The Liverpool Museums website https://www.liverpoolmuseums.org.uk/history-of-slavery/transatlantic-slave-trade reminds us that: 'between about 1500 and 1900, Europeans forcibly uprooted millions of people from throughout West Africa and West Central Africa and shipped them across the Atlantic in conditions of great cruelty.'
The transatlantic trade in women, children and men supported the development of the great European empires. Following emancipation 1834, the British Empire turned its gaze to Africa and other parts of the world, but kept ownership of land and Government in the Caribbean and elsewhere until World War 11 when men, and some women, were enlisted to the forces and those services that supported the War Effort.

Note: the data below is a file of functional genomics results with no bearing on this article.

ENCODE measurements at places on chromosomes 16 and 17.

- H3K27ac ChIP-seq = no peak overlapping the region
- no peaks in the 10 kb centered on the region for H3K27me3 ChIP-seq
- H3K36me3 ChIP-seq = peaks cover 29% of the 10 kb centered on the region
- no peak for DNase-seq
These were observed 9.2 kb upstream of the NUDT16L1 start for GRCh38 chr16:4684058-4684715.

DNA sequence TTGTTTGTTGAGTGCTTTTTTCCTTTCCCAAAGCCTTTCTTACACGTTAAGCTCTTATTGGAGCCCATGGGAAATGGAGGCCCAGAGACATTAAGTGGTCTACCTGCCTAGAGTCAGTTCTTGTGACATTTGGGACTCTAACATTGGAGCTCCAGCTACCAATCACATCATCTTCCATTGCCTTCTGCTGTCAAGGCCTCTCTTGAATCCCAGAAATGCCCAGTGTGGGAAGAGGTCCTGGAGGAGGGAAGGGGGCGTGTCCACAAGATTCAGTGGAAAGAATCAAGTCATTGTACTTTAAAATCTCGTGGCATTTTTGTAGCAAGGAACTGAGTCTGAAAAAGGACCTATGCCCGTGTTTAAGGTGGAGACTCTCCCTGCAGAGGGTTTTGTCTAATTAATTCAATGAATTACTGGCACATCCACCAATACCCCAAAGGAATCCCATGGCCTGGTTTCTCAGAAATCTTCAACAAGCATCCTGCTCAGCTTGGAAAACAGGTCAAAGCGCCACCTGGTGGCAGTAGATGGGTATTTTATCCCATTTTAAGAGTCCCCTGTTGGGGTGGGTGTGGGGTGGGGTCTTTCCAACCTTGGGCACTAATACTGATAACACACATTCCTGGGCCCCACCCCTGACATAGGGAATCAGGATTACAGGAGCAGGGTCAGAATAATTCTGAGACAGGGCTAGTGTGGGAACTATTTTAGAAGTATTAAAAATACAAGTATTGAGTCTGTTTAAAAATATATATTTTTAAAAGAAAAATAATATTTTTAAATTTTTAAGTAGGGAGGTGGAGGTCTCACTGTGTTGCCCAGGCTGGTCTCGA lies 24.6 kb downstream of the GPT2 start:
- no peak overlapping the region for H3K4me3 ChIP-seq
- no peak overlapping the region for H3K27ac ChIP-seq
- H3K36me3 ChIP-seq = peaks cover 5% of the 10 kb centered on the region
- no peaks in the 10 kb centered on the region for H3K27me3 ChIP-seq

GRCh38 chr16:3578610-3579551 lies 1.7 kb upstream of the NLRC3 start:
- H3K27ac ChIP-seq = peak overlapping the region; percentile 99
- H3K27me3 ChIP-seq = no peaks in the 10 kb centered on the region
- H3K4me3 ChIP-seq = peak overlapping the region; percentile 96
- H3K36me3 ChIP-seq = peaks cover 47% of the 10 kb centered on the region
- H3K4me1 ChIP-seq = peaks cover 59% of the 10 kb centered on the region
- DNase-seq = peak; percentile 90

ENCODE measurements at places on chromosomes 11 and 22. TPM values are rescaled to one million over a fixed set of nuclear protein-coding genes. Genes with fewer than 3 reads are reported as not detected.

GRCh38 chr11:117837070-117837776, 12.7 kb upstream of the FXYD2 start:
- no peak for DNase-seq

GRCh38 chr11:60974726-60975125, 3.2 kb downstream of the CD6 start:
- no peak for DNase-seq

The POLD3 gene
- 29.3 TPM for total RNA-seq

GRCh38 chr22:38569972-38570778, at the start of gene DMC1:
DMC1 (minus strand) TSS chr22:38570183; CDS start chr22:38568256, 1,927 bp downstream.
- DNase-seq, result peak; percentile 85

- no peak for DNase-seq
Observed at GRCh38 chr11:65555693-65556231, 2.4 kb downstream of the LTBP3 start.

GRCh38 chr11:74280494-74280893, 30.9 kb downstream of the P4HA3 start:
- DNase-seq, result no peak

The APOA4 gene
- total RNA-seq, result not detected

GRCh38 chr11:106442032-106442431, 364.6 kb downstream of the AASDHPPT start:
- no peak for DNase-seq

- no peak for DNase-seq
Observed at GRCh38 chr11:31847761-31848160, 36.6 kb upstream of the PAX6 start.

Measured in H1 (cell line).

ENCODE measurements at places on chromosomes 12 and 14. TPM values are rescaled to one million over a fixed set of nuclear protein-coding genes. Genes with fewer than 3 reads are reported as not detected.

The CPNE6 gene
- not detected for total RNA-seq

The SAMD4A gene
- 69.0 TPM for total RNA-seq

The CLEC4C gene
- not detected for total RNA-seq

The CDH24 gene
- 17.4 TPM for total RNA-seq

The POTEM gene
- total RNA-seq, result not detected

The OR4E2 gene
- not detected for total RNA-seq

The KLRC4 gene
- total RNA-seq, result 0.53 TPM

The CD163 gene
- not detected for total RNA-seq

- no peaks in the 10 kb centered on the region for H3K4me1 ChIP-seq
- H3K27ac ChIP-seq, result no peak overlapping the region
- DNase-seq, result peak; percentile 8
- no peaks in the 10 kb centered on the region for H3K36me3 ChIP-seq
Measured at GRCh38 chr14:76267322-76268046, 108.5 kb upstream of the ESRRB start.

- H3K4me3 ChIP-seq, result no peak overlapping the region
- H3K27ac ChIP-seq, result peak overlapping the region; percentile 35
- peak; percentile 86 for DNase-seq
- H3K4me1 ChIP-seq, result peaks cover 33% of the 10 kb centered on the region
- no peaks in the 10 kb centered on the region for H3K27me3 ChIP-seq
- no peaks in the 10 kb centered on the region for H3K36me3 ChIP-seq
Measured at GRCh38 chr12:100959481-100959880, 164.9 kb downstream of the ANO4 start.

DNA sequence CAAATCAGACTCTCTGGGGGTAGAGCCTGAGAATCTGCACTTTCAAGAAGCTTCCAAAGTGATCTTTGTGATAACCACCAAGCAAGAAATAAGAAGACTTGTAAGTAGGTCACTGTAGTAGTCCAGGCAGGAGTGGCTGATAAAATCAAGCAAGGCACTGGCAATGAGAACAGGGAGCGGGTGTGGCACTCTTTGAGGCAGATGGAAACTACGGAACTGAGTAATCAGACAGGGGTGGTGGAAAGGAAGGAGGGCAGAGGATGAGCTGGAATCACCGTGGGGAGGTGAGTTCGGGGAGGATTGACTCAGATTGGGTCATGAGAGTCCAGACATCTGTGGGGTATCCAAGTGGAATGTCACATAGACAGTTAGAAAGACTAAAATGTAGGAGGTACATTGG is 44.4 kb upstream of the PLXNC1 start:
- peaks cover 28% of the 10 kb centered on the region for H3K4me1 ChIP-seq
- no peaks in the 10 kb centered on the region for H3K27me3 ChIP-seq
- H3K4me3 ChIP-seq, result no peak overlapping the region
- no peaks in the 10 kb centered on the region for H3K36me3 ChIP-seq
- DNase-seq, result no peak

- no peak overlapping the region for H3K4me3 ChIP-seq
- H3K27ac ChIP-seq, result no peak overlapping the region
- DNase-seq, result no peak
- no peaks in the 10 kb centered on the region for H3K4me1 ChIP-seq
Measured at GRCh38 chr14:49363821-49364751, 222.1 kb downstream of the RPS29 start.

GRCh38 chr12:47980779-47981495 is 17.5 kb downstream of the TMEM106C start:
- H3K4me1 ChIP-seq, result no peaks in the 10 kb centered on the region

Returning to British colonies after the war ended was not easy, and in the years after the war many people took the opportunity to travel to other countries, including UK, to find employment. In 1948 the Empire Windrush sailed to Britain, but as David Olusoga explains in a Guardian article in 2018, 'The Windrush story was not a rosy one even before the ship arrived'.
Reading Museum dispays information from their research and display:
Click here for their Windrush display.
The Big Issue presented this article- click on it: